Tuesday, January 19, 2010

Huffington Post Asks Its Readers: Is Your Snoring Deadly?

This morning, Huffington Post writer Dana Ullman posed an important question to his readers. He asked, Is Your Snoring Problem Benign or Deadly?

Snoring is a common problem in America. So common, that many people don’t think twice about it. It’s likely they see snoring as aggravating, instead of a much deeper problem.

In addition to keeping up spouses and friends, sleep apnea can damage a person’s overall health.

Ullman’s own wife suffered from sleepless night because of his snoring. And he jokes that his snoring made his camping buddies think there was an alligator “stalking and devouring prey” in his tent at night. But sleep apnea can dramatically impact people’s lives. So it is important to pay attention to the signs, such as snoring.

Do snorers always have sleep apnea? The answer is no.

An estimated one in eight Americans snore. Of these 30 million snorers, more than half, or 18 million, suffer from sleep apnea.

While sleep apnea can be easily treated, 80-90 percent of people with sleep apnea go undiagnosed and untreated.

Left untreated, sleep apnea increases a patient’s risk for stroke, heart attack, and high blood pressure. Patients also have a higher risk for diabetes, obesity and driving accidents.

When Ullman finally decided to get treatment, he looked at all his options.

In his article, Ullman explains why he chose oral appliance therapy. He found CPAP and surgery too invasive.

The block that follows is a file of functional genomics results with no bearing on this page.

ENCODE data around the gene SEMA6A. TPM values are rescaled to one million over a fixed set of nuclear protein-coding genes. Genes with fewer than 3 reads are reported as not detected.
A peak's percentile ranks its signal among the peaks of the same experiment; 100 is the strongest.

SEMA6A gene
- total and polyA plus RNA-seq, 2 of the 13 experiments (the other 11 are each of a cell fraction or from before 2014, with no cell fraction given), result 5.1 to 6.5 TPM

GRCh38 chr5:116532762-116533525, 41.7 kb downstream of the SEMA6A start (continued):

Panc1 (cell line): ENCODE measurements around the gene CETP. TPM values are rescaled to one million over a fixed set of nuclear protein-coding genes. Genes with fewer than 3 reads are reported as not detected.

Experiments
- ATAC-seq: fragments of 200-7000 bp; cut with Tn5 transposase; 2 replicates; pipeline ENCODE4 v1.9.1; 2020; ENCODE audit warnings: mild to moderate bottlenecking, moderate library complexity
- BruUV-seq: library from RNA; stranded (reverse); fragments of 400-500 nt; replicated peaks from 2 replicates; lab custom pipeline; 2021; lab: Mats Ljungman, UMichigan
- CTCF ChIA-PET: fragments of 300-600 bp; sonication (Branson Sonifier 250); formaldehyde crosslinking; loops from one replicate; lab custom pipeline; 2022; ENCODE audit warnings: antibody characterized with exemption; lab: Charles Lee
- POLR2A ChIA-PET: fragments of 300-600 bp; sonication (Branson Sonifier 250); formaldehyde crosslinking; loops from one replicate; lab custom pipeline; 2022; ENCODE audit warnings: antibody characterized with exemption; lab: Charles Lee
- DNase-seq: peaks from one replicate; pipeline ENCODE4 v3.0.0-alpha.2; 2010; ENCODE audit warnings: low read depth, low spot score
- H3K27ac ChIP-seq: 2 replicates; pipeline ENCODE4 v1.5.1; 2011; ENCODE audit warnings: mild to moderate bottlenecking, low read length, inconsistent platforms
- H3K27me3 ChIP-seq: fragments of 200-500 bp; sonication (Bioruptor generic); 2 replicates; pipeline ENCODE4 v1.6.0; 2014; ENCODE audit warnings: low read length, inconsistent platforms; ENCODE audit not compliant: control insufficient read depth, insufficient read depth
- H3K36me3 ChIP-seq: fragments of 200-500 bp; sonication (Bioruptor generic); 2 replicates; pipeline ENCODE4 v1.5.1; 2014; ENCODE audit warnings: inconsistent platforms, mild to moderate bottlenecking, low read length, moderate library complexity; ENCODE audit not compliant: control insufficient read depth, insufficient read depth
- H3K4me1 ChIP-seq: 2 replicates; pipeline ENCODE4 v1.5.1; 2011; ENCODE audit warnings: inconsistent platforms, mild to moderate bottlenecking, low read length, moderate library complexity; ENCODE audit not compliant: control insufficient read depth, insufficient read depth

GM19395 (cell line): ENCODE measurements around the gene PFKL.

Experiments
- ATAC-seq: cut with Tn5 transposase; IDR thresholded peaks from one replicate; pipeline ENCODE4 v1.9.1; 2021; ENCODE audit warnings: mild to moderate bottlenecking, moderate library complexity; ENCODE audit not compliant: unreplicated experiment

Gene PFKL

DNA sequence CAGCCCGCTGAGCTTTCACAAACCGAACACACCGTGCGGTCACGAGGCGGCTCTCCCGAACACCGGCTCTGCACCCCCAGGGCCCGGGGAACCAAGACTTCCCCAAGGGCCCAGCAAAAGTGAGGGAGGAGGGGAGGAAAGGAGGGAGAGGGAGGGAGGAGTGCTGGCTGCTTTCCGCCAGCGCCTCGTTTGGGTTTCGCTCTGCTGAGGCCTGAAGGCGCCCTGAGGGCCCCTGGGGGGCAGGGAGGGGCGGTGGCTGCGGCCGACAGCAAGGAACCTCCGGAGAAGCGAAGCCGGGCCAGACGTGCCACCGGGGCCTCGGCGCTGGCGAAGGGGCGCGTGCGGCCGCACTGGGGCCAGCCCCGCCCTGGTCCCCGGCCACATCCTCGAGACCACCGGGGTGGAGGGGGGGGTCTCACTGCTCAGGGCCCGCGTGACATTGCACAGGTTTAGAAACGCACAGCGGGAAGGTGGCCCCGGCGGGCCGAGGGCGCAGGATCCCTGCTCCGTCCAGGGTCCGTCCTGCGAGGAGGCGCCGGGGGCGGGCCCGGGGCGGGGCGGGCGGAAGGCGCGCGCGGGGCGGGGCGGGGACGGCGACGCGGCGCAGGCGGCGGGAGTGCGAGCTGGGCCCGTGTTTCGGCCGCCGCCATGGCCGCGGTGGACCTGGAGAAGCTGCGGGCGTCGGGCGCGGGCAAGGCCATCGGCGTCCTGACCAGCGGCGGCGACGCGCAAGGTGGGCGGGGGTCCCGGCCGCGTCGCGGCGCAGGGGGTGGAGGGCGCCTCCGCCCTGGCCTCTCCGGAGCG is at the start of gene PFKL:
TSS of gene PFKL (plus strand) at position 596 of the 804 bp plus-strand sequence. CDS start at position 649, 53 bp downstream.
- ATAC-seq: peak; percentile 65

So he went to his dentist to get fitting for an oral appliance. He wore this device at night like a mouth guard. It kept his airway open so he could breathe normally and live a healthier life.

Oral appliance therapy should be performed by a dentist trained in dental sleep medicine. Find one here.

Image by D. Scott Lipsey

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The Official Blog of the American Academy of Dental Sleep Medicine (AADSM) is intended as an information source only. Content of this blog should not be used for self-diagnosis or treatment, and it is not a substitute for medical care, which should be provided by the appropriate health care professional. If you suspect you have a sleep-related breathing disorder, such as obstructive sleep apnea (OSA), you should consult your personal physician or visit an AASM-accredited sleep disorders center. The AADSM, and the American Academy of Sleep Medicine, as the managing agent of the AADSM, assume no liability for the information contained on the Official Blog of the AADSM or for its use.